BOSTON (AP) — The Massachusetts Legislature was poised Monday to approve a bill that would tax and regulate short-term rentals, including those offered by Airbnb and other online platforms, as lawmakers hurtled toward the end of the formal legislative session.
After weeks of negotiations, House and Senate lawmakers reached agreement on the compromise bill over the weekend. It called for extending the state's current 5.7 percent hotel tax to most short-term rentals and giving cities and towns the option of tacking on an additional 6 percent to the tax; 9 percent if an owner rents out two or more units in the same community.
The measure is one of several awaiting action before a Tuesday midnight deadline for completing work on major legislation. Under legislative rules, the House and Senate can continue to meet informally after July 31, but only to take up uncontroversial items.
The Senate on Monday unanimously approved a compromise version of a new voter registration system that would automatically update the registration status of voters when they interact with the Registry of Motor Vehicles or other state agencies. The bill has also cleared the House and is expected to land on Republican Gov. Charlie Baker's desk shortly.
"We should do everything we can to make it easier for people to vote," said Democratic Sen. Cynthia Creem, of Newton, who worked on the final version of the bill.
As the clock ticked down toward adjournment, behind-the-scenes negotiations were believed to be continuing at the Statehouse on a major health care bill that sought to reduce price disparities between large teaching hospitals and smaller community hospitals around the state that are struggling to keep pace.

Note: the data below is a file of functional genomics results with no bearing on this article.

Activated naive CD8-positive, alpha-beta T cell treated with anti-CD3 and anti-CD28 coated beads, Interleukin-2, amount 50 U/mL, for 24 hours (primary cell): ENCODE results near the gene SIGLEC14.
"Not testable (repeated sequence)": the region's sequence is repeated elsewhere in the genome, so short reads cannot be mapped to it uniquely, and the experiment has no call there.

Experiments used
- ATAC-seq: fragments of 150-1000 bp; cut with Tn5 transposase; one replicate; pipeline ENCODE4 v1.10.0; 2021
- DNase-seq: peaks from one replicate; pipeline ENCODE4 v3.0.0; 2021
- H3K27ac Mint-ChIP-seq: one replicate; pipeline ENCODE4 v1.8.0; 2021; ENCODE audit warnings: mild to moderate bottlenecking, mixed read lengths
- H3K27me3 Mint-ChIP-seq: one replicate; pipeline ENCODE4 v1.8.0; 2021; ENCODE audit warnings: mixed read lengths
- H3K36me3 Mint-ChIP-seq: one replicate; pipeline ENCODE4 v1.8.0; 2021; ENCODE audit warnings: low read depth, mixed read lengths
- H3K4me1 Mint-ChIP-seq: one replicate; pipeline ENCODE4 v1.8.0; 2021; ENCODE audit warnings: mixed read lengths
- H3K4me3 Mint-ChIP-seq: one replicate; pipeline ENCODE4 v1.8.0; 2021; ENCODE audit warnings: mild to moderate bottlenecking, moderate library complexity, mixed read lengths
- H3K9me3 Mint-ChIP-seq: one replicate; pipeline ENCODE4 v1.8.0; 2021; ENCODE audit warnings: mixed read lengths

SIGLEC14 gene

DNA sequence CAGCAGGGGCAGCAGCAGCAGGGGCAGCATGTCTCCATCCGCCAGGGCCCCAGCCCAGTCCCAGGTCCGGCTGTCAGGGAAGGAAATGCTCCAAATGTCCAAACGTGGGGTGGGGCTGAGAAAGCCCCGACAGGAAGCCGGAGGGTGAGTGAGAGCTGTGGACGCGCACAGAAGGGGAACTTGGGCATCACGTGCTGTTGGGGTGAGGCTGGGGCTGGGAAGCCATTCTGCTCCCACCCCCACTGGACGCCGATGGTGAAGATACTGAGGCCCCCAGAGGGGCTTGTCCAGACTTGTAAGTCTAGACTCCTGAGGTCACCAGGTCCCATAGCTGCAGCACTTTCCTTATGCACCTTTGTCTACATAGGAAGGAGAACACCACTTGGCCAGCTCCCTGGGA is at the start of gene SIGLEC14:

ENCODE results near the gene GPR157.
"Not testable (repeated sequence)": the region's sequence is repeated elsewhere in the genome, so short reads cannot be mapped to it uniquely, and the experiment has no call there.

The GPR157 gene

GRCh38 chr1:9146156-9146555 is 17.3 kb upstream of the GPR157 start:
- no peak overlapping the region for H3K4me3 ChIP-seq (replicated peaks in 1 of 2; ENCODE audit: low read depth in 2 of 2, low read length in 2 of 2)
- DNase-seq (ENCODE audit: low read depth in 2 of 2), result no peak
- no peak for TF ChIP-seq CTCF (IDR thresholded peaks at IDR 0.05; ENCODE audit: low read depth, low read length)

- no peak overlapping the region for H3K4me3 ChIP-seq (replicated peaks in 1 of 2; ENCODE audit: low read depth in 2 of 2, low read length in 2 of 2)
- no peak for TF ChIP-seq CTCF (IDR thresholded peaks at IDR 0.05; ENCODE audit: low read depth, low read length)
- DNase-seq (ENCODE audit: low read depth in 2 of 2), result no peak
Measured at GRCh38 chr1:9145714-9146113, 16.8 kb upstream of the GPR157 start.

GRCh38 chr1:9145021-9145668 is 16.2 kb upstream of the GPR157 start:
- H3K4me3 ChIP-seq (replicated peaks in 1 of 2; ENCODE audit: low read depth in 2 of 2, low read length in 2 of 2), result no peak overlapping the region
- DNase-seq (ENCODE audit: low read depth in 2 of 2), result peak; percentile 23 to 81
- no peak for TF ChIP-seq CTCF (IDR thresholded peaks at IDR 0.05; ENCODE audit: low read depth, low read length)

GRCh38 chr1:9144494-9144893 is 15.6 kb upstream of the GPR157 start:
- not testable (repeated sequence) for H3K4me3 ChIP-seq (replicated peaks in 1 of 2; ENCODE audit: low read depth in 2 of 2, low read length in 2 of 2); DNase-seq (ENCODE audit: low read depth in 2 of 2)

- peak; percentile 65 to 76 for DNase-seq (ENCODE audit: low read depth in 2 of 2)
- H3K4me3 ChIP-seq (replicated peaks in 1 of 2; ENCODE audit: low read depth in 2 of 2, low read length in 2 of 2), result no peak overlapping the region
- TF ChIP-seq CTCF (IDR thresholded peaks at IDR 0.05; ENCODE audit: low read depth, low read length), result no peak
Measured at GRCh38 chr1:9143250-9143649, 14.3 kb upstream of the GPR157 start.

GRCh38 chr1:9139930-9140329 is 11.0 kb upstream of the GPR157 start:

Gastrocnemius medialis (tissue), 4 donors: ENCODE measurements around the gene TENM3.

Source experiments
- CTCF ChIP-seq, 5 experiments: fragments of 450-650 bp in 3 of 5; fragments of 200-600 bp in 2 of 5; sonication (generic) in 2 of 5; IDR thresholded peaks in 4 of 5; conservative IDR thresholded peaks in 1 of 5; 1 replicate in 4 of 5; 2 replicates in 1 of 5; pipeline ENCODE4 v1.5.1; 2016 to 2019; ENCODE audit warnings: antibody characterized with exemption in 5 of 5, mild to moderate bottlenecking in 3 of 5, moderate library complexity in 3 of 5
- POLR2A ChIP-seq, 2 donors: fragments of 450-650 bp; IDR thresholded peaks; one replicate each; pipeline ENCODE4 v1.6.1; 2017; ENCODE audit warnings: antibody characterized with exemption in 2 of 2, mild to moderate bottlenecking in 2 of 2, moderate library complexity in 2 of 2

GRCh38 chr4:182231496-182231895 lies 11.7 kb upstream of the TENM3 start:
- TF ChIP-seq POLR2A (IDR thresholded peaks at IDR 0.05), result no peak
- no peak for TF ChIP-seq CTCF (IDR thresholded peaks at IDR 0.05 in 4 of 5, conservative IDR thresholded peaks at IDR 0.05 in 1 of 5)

Among other measures hanging in the balance: a major economic development bill that includes a proposed sales tax holiday for the weekend of Aug. 11-12; a bill to expand access to addiction treatment; proposals to increase the supply of clean energy in the state; and a measure that would revamp the formula the state uses for providing direct assistance to public school districts.
House Speaker Robert DeLeo had wanted the Democratic-controlled Legislature to remain in session over the weekend to work on the backlog, but on Thursday Senate President Karen Spilka decided to adjourn the Senate until Monday morning, leaving less than 48 hours to wrap things up.
As the popularity of entities such as Airbnb has grown, so have concerns in some communities over investors buying up homes or condos just to rent out the rooms by the day or week — contributing to what is already a shortage of available permanent housing.
In addition to taxing entities such as Airbnb, the bill expected to be considered Monday would make Massachusetts the first in the U.S. to track short-term rentals through a statewide registry.
A group representing traditional hotels and motels in the state, which has sparred with Airbnb on regulations, praised the compromise and urged lawmakers and Baker to swiftly approve it.
"It goes a long way toward leveling the playing field for all lodging businesses while maintaining a welcoming environment for new home-sharing platforms," said Paul Sacco, president and chief executive of the Massachusetts Lodging Association.
The Senate also planned to take a series of votes Monday to restore spending vetoed by the governor from the state's $41.7 billion budget, joining the House, which voted on Friday to override many of those vetoes.
A group of conservative Republican House members, meanwhile, pushed unsuccessfully for a floor debate over their bid to remove from the bench Superior Court Judge Timothy Feeley. The GOP lawmakers claim the judge has been too lenient on some violent criminals and drug dealers.
Critics of the impeachment effort, including the Massachusetts Bar Association, contend it would be inappropriate for the Legislature to remove a judge over sentencing decisions that were within guidelines and in some cases backed by prosecutors.